The Last Days of Disco, Whit Stillman's delightful portrait of nightlife, work, and romance in what the film calls “the very early 1980s," was released 20 years ago this month. We are now further away from the release of the film than the film was from the time it was depicting—a rather strange thought. As recent college graduates Alice and Charlotte, Chloë Sevigny and Kate Beckinsale respectively, are women in transition, quipping about their state of affairs as they spend days working in publishing and nights out dancing. They accommodate their wardrobes accordingly. Alice and Charlotte look stylish throughout, and one can't help but wonder, on the 20th anniversary, what today's equivalent of the film, capturing the late-'90s, would look like. There'd probably be a lot of spaghetti strap tops and chunky sandals. Maybe even some butterfly hairclips. It wouldn't be nearly as appealing as Stillman's take on early-'80s fashion, presented here with just the right amount of glitz.
Alice and Charlotte's disco fashions are not as over-the-top as one might expect. When we first see them, they're both in black—Alice in a one-shoulder sparkly dress, Charlotte in a halter. At a club that rejects people at the door for not looking the part, they choose to go for a more subtle style.
The two women—who were college classmates and are now coworkers, roommates, and disco partners in crime—have a prickly relationship, the kind of friendship filled with moments of jealousy and frustration all too common in one's 20s. Clothing unites them. In a particularly inspired bit of costume continuity, the women wear the same glittery high-neck halter dress in two separate scenes.
Without calling too much attention to itself, the re-worn dress suggests the nuances of roommate life. Clothes are borrowed and worn in different contexts, and noticing the reappearance of the dress gives the garment new meaning, bridging a gap between two characters who sometimes behave like opposites.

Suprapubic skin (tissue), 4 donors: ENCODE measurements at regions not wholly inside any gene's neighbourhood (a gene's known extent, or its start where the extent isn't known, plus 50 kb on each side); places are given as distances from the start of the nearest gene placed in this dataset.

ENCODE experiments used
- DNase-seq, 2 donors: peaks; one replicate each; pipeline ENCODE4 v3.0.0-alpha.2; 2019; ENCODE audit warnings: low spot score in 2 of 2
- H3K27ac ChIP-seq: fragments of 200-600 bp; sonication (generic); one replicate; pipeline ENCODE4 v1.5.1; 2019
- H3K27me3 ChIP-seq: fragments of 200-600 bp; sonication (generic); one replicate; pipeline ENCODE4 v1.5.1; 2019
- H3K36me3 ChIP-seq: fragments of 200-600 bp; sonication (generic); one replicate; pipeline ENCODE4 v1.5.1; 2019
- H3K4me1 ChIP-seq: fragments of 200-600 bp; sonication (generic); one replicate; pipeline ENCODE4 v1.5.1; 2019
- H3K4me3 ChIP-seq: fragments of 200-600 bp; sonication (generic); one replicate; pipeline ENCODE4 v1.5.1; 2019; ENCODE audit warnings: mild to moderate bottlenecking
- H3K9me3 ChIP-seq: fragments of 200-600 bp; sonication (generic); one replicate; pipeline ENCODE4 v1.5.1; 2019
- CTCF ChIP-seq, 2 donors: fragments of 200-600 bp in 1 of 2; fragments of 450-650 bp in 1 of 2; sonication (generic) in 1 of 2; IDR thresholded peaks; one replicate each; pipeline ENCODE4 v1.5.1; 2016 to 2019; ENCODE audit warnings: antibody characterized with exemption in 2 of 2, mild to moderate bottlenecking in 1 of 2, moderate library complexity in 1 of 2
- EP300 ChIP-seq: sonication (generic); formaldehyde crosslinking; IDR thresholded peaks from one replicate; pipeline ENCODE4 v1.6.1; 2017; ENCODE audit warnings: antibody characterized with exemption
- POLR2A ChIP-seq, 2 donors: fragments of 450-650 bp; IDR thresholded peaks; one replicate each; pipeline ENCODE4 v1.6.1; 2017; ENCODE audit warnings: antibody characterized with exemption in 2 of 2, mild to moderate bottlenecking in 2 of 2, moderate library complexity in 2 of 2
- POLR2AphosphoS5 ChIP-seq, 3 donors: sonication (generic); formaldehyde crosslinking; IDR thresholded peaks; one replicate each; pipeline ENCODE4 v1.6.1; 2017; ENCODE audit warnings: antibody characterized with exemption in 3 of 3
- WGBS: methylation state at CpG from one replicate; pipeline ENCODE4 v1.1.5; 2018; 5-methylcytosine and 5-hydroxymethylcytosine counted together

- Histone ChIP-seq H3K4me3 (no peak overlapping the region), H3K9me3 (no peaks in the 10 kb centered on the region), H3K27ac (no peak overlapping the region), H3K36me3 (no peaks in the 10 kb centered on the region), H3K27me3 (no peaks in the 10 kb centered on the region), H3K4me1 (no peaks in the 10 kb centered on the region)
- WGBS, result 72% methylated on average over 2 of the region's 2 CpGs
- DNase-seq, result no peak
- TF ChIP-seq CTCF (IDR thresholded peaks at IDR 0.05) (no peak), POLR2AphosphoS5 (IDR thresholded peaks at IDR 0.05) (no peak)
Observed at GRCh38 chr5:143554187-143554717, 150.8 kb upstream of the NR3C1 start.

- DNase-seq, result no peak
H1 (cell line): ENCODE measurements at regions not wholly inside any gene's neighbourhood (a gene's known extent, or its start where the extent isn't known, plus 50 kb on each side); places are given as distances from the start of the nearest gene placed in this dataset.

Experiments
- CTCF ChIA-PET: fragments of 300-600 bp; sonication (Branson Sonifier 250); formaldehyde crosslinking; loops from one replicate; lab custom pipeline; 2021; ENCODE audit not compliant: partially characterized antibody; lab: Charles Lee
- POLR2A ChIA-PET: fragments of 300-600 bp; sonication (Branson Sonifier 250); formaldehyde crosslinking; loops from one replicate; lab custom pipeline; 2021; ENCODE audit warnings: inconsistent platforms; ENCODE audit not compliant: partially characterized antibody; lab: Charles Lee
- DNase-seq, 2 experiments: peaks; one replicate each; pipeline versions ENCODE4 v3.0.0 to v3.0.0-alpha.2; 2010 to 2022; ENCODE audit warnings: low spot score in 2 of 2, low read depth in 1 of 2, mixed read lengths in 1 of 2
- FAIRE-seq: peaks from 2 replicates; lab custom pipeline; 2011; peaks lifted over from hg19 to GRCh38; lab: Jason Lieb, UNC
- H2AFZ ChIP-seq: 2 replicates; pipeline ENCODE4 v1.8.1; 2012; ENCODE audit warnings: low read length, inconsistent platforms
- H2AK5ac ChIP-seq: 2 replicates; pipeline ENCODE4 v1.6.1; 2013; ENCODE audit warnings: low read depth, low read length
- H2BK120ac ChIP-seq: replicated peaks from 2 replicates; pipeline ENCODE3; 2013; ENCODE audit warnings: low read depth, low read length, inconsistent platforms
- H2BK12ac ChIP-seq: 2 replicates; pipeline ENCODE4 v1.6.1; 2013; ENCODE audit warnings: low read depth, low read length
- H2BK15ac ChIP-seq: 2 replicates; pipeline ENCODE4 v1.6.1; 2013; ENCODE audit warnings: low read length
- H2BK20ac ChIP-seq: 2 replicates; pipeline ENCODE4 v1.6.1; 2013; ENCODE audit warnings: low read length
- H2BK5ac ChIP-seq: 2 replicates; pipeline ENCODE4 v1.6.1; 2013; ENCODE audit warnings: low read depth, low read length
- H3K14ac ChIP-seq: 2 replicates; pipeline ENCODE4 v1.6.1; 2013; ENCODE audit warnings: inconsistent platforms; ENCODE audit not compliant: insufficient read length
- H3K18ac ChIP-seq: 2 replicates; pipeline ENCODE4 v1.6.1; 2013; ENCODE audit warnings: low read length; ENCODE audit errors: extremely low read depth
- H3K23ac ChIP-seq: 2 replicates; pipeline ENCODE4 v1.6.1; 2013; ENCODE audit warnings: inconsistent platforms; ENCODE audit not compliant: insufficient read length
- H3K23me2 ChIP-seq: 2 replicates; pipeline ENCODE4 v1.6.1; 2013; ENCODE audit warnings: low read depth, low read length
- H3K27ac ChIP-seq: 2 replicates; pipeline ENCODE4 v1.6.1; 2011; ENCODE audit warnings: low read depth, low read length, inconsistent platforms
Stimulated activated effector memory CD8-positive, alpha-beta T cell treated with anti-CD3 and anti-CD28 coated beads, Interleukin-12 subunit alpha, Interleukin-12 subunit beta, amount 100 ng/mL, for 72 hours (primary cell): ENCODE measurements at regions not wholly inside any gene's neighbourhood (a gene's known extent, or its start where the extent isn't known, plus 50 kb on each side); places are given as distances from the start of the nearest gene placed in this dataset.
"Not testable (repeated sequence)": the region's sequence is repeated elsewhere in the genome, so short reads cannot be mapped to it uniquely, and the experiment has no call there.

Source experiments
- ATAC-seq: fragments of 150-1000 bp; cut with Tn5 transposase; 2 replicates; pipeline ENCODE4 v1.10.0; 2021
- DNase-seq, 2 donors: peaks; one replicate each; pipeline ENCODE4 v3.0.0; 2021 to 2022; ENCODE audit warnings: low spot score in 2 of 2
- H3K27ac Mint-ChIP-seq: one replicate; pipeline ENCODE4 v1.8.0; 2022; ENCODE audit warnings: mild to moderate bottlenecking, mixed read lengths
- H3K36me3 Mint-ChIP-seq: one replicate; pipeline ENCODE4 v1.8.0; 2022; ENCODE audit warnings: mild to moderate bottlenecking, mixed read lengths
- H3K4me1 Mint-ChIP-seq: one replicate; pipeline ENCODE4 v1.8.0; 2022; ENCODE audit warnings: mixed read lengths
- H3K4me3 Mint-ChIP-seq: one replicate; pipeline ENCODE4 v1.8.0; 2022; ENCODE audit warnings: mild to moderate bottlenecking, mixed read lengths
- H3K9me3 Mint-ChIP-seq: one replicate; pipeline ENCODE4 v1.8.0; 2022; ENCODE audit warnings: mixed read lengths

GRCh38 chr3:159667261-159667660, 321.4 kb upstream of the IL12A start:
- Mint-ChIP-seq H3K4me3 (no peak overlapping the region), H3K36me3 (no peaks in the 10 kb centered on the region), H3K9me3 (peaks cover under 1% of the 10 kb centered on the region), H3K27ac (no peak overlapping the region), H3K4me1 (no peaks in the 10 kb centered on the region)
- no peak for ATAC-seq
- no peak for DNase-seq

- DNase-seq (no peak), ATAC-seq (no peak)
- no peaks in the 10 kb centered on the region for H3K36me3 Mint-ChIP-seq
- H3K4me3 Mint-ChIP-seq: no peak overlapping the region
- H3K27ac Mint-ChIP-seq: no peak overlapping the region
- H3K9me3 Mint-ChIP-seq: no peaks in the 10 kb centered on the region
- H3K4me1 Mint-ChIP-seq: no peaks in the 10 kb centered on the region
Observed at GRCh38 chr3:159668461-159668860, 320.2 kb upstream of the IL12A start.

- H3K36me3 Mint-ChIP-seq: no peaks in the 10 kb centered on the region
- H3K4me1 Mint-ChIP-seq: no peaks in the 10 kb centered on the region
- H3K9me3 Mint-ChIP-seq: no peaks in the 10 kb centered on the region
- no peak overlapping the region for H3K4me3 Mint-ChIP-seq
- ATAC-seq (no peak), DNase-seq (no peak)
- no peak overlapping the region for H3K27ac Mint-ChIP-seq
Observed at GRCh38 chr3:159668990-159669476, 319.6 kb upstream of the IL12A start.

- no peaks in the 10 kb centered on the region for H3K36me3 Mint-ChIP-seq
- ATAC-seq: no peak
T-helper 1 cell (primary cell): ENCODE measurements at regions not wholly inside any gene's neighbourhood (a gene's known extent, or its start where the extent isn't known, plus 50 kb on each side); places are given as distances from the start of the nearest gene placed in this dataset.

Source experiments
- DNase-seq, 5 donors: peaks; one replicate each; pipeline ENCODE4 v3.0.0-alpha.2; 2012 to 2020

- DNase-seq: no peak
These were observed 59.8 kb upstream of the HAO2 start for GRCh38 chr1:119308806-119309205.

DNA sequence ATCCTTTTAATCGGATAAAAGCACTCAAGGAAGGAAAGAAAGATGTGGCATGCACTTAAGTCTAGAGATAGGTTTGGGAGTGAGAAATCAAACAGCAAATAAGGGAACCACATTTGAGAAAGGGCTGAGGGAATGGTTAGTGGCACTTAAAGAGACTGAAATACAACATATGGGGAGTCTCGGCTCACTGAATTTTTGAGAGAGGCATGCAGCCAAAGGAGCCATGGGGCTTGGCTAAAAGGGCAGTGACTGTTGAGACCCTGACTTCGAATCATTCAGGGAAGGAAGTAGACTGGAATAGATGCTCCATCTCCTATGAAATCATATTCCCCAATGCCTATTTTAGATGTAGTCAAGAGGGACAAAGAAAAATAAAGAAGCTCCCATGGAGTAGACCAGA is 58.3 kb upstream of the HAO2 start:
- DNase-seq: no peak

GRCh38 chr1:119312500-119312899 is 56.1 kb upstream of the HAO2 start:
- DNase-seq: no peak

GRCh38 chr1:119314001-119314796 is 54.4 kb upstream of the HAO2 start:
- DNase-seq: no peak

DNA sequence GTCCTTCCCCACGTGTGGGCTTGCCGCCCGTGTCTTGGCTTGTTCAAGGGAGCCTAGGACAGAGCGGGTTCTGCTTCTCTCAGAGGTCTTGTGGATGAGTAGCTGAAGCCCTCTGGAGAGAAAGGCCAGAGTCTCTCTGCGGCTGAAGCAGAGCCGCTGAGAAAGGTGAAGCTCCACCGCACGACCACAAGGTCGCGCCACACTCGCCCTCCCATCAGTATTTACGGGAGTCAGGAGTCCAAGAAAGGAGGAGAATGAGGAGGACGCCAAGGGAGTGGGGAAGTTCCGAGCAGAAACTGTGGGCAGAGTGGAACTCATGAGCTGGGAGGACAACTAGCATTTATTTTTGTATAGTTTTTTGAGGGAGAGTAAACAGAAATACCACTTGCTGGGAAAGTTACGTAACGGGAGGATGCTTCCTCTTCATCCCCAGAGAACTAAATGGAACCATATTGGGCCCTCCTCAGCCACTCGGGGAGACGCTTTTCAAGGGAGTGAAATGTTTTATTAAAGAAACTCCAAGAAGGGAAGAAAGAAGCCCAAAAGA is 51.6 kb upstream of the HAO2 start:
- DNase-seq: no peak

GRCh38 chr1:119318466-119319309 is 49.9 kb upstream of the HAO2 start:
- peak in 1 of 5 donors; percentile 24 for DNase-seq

In another instance of costume continuity, Alice appears to have a wardrobe of sequin tube tops. In one scene, she wears a multicolored one (certainly her most outré piece, and one that goes against Charlotte's description of her as being like a "kindergarten teacher"); in another, she wears a similarly styled dress version in black. The sequined tube top is a simple but sexy garment, essentially a stretchy strip of fabric that shines under disco lights. Considering the shape, it's not an easy article of clothing to pull off. If anyone can make a tube top like this look stylish and flattering, it's Sevigny.
While their personalities don't always mesh—Alice is reserved while Charlotte is brashly self-assured—their outfits always seem to complement each other. Note the matching black sparkles above, or their elegant necklines below, which make them look like figures out of a classic society portrait.
Even when they're doing the decidedly non-disco task of hauling boxes for their move, their classic high-waist jeans go together.
At work, they both dress with a sensible, preppy formality befitting the young professional hoping to go from editorial assistant to editor. Both Alice and Charlotte wear mid-length skirts and white tops and look polished, perhaps self-consciously so.
Even if the disco is where our protagonists let loose, the fashion still feels somewhat grounded. It glitters in an elegant way, and Alice and Charlotte's coordinated approach to dressing, with outfits that for the most part are consciously sophisticated, makes a perfect visual aid to Stillman's mannered, prim yet punchy dialogue. The film may be set at the end of an era, but the outfits, in their sparkling simplicity, remain stylish.